Happy International Women’s Day! Now where are those rights I was promised?

RosieBy Jessica Huseman
@JessicaHuseman

Happy International Women’s Day! It’s a good time to step back and celebrate how far we’ve come on women’s rights, and then cry a little after we realize how far behind pretty much everyone else we are.

Let’s start off with government: The United States ranks 77th in the percentage of women in national parliaments — which, in our case, is Congress. We’re sandwiched in between Sao Tome and Principe and Madagascar. Just makes you feel good, doesn’t it?

Of the 435 seats in the House, women fill only 78. And of the 100 seats in the Senate, women fill only 20. Compare this to the No. 1 country for women representation, Rwanda, where women fill 56 percent of lower chamber seats and 38 percent of upper chamber seats.

But that’s just one measure where we’re not so good. We may not be very high up politically, but we’ve got to be doing better everywhere else, amirite?

No, no I’m not.

According to the 2012 Global Gender Gap Report conducted by the World Economic Forum, the U.S. ranks 22nd when compared to other countries on measures of index benchmarks on economic, political, education and health-based criteria, narrowly beating out Mozambique and Burundi.

But it’s OK ladies! Shake it off! This is the U-S-of-A — at least our personal freedoms are high up on those ranking lists. I mean, they kind of are, according to a poll by Thompson Reuters. It contacted 370 experts on gender from across the globe to consider things such as “discrimination, harassment, gender-based violence and the extra burdens of care giving.”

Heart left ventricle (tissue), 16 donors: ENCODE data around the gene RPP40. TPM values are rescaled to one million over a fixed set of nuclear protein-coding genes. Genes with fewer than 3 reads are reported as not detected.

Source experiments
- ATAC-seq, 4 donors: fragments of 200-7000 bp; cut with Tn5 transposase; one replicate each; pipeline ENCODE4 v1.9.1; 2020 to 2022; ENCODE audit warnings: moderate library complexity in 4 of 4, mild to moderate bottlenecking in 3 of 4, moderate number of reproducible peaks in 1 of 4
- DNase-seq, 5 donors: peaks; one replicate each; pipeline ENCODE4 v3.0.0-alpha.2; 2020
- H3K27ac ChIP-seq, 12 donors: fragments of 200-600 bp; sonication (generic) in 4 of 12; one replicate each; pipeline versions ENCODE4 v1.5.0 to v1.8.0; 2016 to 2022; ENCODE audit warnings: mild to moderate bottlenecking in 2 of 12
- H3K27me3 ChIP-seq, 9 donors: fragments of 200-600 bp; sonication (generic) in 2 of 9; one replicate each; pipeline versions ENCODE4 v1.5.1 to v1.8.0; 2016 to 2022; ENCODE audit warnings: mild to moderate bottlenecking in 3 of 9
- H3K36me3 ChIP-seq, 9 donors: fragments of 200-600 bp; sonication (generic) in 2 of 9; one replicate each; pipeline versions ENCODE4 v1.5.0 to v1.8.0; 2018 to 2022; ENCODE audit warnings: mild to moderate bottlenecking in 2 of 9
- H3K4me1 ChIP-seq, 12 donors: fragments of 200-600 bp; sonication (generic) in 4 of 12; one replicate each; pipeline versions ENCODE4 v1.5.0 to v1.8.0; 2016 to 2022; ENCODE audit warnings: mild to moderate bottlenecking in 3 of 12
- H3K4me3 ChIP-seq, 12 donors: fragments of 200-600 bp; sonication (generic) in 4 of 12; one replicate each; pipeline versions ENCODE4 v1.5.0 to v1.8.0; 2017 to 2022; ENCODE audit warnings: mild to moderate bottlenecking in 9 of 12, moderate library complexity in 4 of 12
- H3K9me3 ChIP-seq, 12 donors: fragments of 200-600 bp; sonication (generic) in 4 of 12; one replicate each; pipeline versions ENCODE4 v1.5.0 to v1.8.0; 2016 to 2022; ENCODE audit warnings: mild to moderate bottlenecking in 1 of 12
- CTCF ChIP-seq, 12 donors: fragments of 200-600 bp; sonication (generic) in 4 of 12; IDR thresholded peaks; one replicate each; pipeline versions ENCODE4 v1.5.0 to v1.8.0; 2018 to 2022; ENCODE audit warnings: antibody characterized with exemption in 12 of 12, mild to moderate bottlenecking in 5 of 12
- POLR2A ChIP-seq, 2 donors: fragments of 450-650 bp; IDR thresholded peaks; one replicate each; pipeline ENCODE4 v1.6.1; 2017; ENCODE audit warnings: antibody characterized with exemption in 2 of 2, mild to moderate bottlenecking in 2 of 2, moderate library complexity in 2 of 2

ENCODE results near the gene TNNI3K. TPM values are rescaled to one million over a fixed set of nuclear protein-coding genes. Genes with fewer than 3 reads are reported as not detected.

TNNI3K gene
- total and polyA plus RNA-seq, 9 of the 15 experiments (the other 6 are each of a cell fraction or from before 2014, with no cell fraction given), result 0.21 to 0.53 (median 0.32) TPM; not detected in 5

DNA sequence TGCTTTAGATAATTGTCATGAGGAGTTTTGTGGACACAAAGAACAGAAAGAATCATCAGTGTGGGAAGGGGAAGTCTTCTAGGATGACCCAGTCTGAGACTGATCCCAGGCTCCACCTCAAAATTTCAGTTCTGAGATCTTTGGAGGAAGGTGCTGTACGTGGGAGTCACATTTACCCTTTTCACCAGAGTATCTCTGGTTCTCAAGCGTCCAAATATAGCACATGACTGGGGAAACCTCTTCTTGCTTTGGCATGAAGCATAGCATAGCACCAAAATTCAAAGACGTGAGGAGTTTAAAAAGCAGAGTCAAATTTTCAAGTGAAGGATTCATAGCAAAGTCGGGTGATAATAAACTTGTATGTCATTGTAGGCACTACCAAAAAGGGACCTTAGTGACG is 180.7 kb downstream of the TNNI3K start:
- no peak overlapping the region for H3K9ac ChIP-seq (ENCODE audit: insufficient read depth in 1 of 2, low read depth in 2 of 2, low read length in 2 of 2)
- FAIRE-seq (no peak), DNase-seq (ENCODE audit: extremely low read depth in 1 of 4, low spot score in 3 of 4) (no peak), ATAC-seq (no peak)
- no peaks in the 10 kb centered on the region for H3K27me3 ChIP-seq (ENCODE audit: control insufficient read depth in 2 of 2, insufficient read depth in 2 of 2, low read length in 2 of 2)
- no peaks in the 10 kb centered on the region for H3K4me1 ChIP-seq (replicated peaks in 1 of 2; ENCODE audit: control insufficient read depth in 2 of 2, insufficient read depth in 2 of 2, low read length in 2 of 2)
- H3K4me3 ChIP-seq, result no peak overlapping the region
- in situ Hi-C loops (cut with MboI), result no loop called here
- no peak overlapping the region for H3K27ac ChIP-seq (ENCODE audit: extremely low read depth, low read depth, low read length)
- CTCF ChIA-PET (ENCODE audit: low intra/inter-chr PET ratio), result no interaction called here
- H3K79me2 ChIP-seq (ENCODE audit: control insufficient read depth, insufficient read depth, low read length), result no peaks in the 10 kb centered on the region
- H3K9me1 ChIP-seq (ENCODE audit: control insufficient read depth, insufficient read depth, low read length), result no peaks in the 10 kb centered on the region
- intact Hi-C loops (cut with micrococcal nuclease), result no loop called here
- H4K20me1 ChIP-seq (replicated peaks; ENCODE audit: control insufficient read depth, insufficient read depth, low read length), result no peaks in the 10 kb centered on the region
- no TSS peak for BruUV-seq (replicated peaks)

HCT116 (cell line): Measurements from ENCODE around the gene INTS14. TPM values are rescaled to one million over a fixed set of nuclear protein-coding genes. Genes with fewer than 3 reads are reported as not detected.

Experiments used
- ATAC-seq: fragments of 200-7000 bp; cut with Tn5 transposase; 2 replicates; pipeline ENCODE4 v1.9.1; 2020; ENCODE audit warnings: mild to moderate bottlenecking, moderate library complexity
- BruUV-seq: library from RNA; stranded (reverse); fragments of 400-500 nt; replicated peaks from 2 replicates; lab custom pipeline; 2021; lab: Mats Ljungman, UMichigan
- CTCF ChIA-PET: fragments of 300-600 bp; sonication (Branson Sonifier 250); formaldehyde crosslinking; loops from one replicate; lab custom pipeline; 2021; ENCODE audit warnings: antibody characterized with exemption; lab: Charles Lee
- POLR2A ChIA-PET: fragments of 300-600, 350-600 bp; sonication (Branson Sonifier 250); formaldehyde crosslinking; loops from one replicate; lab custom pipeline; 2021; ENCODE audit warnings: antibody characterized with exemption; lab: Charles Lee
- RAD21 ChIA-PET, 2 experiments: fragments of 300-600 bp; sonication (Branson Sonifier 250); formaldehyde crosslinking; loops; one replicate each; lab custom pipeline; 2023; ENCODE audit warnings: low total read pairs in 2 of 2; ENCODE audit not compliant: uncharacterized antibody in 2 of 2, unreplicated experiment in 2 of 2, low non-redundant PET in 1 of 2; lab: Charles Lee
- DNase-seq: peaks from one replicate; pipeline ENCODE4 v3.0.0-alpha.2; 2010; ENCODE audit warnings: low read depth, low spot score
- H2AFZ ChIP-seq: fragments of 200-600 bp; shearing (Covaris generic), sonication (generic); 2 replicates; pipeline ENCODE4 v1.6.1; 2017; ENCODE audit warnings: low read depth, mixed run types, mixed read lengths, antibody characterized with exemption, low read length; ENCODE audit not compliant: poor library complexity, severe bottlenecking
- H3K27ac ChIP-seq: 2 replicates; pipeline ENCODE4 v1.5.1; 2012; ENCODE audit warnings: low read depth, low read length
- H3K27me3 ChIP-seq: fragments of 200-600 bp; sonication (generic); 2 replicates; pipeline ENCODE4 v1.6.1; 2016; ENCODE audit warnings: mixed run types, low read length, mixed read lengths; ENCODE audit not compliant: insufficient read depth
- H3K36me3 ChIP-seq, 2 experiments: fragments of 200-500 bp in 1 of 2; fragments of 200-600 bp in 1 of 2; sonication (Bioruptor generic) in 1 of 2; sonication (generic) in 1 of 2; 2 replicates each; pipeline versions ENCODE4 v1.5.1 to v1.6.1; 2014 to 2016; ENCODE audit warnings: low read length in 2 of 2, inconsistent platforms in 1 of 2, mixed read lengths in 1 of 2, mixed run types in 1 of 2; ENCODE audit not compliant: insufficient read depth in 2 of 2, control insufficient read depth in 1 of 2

The poll ranks the U.S. at No. 6, stating that in the states “women have good access to education but suffer disproportionately from a lack of universal healthcare. Reproductive services are being rolled back.”

That last bit is certainly true, at least in certain states. Texas is in the process of passing a bill that would roll back the time limit on abortions by seven weeks, Georgia passed an identical bill that’s currently been frozen by the courts and Arkansas made abortions illegal for after 12 weeks. And nationally, House Republicans are trying to roll back birth control coverage.

Meanwhile birth control is available over the counter in most other countries. The U.S. is one of the 44 out of 147 countries surveyed by Dr. Daniel Grossman, of Ibis Reproductive Health in Oakland, Calif., where a prescription is required to get birth control. Of the other developed countries included in the 44, birth control is typically covered at no cost by their universal healthcare programs. Not so with the U.S.

And while the U.S. just begrudgingly (for some) passed the Violence Against Women Act, other internationally accepted bills still remain stuck in the congressional backlogs. The U.S., for instance, is one of seven members in the United Nations not to have passed the Convention to Eliminate All Forms of Discrimination Against Women. The other six include such countries as Iran, Somalia, South Sudan and Sudan.

Former President Jimmy Carter originally sent CEDAW to the Senate for consent in 1980, and it has remained stuck in the Senate Committee on Foreign Relations ever since — despite having been given five hearings in the past 25 years.

The U.S. has an absolutely abysmal record on women’s rights for a country that claims to be the best country in the world. We rant and rave against countries that subjugate their women to a lack of rights, but we ignore the rights and opportunities we deny women in this country every day.

So, on International Women’s Day, let’s give a round of applause to the other countries that continue to slam the U.S. in the rankings. Let’s also go ahead and call our congressmen (and women) to complain.

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Posted by on March 8, 2013. Filed under Recent News,Women. You can follow any responses to this entry through the RSS 2.0. You can leave a response or trackback to this entry

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